Edited By sj Miller and Nelson M. Rodriguez
Chapter Twelve: Queering the Inquiry Body: Critical Science Teaching From the Margins
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Queering the Inquiry Body: Critical Science Teaching From the Margins
KERRITA K. MAYFIELD
Disidentification is meant to be descriptive of the survival strategies the minority subject practices in order to negotiate a phobic majoritarian public sphere that continuously elides or punishes the existence of subjects who do not conform to the phantasm of normative citizenship.
—MUÑOZ, 1999, P. 4
I did not intend to start with Muñoz. I started writing this chapter between Ferguson and “I can’t breathe” and am editing it after the contested release of the full 30-minute video that shows 12-year-old Tamir Rice not only being shot within seconds of the police car’s arrival, but also his 14-year-old sister being thrown to the ground, handcuffed, then put in the back of said police car when she runs toward his body—where she sits while it takes 13 minutes for him to be taken away in an ambulance for care. The curricular care of children is my business. I kept getting distracted by the consequences of harboring a visually different embodiment; being or being perceived as queer in normative spaces; of being perceived as not one of us in the former slave-holding heteropatriarchy that is our nation-state. The reality is that fancy talk cannot mute the majoritarian gaze and its consequences upon those deemed unwelcome in certain spaces.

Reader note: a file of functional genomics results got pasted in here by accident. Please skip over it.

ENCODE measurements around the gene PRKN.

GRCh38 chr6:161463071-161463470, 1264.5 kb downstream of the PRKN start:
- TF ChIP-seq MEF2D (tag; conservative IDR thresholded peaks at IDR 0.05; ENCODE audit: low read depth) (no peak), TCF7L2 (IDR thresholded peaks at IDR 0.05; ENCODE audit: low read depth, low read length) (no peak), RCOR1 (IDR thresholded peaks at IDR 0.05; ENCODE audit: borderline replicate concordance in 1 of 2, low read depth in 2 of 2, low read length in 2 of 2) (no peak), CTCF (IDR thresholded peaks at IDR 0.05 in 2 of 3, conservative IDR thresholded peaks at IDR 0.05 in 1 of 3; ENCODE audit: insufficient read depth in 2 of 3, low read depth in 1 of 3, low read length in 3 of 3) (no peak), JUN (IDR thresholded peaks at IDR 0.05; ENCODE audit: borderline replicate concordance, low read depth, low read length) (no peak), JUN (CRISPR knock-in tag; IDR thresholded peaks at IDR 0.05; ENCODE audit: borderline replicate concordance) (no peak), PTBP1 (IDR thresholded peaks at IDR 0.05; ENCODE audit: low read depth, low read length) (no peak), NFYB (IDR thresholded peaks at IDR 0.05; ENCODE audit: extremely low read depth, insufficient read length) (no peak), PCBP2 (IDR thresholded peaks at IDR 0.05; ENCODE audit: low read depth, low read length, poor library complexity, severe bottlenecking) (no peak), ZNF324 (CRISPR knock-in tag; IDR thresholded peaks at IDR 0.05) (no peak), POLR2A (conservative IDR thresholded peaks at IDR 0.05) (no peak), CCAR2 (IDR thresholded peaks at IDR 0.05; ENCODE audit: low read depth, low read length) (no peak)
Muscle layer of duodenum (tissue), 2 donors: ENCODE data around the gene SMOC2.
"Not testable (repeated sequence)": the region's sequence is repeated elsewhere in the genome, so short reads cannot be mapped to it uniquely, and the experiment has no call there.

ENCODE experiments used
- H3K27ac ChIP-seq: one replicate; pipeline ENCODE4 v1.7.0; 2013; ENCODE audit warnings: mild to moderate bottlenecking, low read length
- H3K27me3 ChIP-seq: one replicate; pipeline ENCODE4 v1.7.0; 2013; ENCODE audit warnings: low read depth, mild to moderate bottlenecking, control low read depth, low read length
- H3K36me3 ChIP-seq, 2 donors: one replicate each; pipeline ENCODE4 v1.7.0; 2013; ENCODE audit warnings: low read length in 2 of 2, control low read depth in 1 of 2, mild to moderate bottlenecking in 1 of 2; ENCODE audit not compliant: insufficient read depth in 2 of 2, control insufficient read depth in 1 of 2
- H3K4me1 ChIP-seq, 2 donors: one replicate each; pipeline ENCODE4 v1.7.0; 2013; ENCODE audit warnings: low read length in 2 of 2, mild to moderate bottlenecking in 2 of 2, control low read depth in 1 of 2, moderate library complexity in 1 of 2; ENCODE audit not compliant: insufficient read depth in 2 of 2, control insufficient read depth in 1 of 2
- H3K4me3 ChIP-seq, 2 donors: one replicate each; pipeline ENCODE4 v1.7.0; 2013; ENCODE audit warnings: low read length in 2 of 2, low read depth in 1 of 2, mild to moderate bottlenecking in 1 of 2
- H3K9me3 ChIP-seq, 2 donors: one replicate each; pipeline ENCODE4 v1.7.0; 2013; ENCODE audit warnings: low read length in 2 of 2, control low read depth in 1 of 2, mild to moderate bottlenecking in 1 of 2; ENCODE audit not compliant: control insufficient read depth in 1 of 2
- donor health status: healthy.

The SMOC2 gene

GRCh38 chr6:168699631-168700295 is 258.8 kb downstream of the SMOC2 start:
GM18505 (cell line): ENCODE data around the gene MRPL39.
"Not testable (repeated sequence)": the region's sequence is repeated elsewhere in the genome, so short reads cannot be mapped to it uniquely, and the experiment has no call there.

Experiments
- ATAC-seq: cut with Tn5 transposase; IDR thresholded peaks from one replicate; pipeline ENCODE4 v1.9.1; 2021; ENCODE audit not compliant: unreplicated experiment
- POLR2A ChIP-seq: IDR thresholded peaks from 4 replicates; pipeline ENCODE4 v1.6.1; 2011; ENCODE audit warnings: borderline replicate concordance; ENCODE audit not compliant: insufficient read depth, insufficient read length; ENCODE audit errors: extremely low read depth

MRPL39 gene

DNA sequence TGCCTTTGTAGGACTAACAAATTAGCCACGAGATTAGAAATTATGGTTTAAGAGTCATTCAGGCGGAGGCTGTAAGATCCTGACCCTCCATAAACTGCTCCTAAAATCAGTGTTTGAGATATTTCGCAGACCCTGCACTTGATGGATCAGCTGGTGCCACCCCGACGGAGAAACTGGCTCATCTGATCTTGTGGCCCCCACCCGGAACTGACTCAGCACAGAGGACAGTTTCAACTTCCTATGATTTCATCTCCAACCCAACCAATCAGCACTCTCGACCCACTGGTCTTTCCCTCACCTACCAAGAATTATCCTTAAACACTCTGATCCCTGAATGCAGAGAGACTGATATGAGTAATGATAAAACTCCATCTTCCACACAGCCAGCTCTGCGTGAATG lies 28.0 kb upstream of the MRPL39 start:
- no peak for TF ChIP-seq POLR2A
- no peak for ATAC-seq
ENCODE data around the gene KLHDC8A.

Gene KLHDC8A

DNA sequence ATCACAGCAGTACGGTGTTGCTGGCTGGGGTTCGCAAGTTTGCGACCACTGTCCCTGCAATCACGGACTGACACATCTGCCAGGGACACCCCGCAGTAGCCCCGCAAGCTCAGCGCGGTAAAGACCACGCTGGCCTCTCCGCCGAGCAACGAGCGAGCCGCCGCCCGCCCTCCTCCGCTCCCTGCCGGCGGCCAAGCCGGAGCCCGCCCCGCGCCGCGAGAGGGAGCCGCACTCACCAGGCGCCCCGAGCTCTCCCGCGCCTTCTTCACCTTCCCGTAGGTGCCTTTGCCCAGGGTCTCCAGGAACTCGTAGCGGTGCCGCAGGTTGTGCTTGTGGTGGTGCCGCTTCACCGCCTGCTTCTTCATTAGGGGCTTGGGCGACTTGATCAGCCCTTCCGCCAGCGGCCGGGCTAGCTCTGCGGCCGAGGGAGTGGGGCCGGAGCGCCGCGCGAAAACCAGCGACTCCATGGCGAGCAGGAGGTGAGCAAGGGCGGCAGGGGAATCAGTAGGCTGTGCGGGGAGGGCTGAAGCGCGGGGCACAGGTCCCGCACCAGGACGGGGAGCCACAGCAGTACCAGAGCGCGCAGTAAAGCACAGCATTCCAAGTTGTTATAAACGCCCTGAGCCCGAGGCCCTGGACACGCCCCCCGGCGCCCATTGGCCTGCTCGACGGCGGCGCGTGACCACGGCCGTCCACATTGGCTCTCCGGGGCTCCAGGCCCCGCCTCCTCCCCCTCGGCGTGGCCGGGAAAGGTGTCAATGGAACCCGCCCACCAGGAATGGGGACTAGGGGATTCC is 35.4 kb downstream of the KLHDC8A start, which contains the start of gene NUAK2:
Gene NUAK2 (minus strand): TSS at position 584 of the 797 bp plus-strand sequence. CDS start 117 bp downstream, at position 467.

And, thus, the schisms between training and embodied...
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